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The National Museum of Australia is a government-created entity focusing on preserving the country's social history by presenting exhibitions and programs featuring its significant people, events, and ideas. It was created in 1980 under the National Museum of Australia Act. Located on the Acton Peninsula, its building boasts early-21st century architecture, which houses permanent collections and rotating exhibitions. These focus on key elements laid out in the 1980 Act. Museum staff embrace and implement new technologies in public outreach, programs, and exhibitions.
Established by an act of the same name, the National Museum of Australia was established in 1980 with the legislation detailing the museum's mission and powers as well as management details for its council, director, and finances, among other areas. The National Museum of Australia Act cited three areas of focus for the museum. It called for the creation of an aboriginal gallery to feature and maintain exhibitions chronicling and celebrating the country's native cultures. The museum also focuses on exhibitions, programs, and collections that preserve Australia's history from its settlement in 1788 forward and how people interact with the natural environment in the region.
Architect Howard Raggatt McDougall designed the permanent building, which opened in 2001. The National Museum of Australia's architecture was designed on a theme of intertwined rope knots, embracing the idea that the country is made up of many peoples and experiences. A walkway named the Uluru Axis loops around the outlying land and back to the building. The building interior has ceilings with amorphous shapes and walls with irregular nooks and corners.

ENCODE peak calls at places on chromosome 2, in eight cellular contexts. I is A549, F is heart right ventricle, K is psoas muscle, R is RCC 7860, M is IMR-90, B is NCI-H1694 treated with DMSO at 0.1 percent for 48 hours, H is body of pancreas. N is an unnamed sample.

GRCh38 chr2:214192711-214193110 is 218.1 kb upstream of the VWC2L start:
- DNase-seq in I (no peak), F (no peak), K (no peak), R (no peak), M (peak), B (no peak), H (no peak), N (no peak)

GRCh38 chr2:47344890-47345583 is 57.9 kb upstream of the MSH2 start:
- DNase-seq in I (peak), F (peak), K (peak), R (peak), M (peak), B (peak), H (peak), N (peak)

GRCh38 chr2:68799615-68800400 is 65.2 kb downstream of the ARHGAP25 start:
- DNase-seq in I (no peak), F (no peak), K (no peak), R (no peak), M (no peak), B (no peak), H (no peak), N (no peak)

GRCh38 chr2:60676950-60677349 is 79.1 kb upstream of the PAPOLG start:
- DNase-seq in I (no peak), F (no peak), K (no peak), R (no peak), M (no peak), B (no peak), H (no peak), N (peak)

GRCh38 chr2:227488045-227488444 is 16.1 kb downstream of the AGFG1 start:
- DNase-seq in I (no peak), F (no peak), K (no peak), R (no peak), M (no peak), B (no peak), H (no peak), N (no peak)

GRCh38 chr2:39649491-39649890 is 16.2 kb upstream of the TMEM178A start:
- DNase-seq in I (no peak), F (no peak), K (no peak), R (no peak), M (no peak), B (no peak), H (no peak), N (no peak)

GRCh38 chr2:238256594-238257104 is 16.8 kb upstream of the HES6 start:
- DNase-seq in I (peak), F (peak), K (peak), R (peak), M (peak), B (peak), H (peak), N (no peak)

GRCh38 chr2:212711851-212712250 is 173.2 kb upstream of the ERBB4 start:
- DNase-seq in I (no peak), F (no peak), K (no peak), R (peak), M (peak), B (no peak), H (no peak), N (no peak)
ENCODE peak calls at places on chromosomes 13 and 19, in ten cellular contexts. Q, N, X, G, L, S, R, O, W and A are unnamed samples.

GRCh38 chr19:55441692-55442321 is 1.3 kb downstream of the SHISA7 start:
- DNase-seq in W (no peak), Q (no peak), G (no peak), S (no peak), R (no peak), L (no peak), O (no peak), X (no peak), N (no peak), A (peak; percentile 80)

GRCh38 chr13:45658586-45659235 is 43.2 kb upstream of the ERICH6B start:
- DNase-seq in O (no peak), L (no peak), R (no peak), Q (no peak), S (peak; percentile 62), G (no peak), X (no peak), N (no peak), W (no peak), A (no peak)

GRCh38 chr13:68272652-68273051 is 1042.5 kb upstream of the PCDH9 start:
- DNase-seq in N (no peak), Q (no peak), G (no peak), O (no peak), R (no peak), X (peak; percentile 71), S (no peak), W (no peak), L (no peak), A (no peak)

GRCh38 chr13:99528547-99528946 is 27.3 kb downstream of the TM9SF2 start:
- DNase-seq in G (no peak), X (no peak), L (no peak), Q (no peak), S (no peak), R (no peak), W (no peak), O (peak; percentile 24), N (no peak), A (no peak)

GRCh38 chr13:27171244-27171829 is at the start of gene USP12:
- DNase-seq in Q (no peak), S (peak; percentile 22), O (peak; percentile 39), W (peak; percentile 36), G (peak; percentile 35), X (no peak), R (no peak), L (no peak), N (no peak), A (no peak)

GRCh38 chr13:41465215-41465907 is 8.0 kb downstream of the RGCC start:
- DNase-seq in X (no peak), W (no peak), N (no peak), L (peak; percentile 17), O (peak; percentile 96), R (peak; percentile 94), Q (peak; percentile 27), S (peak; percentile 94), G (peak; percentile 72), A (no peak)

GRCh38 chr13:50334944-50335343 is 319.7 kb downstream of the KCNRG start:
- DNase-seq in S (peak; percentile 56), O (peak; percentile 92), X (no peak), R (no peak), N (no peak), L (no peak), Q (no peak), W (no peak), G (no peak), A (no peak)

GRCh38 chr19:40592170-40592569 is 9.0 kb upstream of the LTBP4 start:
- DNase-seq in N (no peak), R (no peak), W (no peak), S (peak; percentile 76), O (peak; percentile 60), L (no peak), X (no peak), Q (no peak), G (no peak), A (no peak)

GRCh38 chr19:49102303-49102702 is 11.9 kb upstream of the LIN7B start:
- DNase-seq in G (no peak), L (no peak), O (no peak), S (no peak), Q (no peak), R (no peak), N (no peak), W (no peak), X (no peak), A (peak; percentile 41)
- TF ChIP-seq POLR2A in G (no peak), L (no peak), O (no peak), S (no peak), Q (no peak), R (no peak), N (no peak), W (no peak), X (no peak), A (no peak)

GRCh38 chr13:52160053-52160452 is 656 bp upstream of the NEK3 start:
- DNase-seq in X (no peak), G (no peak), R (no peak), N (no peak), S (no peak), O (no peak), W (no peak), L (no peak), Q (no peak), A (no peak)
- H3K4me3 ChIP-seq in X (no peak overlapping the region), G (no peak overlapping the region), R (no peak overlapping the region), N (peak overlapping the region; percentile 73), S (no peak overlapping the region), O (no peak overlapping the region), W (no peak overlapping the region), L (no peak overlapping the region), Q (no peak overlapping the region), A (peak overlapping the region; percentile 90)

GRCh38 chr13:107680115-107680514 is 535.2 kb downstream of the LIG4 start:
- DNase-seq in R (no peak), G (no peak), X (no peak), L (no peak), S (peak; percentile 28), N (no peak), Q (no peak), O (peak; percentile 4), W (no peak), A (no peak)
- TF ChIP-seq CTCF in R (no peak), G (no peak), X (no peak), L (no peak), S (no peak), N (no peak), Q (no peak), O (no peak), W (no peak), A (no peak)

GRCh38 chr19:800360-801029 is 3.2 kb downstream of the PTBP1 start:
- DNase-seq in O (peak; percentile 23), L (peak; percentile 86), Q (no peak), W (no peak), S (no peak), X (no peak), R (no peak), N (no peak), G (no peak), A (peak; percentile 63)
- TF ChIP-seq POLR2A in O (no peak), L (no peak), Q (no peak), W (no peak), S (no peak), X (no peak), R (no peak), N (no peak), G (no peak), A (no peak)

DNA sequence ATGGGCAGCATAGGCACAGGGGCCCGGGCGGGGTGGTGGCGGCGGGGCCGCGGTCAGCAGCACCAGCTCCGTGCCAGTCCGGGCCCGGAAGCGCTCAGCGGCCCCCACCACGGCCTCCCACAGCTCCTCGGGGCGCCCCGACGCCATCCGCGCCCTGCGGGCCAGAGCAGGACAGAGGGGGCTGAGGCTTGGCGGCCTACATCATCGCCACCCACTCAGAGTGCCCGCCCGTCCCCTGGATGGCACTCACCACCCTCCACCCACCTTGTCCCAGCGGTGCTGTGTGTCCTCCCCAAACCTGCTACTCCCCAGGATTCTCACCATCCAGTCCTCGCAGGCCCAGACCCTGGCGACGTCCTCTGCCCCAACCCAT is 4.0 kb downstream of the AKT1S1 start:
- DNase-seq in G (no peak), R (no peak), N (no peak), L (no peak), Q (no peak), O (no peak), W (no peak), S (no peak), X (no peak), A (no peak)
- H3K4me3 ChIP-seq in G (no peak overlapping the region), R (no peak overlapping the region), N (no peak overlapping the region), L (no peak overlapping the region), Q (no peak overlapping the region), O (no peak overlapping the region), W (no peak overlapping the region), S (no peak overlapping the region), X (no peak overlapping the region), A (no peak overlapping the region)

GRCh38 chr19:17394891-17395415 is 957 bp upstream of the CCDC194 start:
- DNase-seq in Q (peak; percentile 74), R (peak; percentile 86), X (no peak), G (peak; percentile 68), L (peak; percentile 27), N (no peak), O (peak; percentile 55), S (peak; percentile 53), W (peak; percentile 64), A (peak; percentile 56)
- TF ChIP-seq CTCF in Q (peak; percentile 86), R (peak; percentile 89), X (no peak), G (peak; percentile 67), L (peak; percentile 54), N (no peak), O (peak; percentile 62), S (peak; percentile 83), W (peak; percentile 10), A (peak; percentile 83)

Notable permanent collections include the world's largest holding of aboriginal tools and bark paintings. The national historic collection contains over 200,000 items illustrating Australia's past. The museum also features objects from approximately 20 categories including children, exploration, and agriculture, among others.
Numerous exhibitions are on rotation at any given time at the National Museum of Australia. Each exhibit focuses on either people, the land, and/or their interaction with the environment. Traveling exhibitions are also an important part of the National Museum of Australia's mission. The exhibitions travel throughout the country, each with a very specific focus covering themes like the struggle for indigenous rights between 1920 and 1970. Museum staff stress the importance of updating programs and exhibitions to expose visitors to as much regional culture and history as possible. It also gives repeat patrons the opportunity to see the museum anew when a new technology or perspective is presented.
The National Museum boasts a strong online presence, hosting several blogs from the director, the education staff, and the museum photographer, among other blogs focusing on current exhibitions. Collectorfest provides an online community and resource for collectors. The museum maintains active social media profiles as well.
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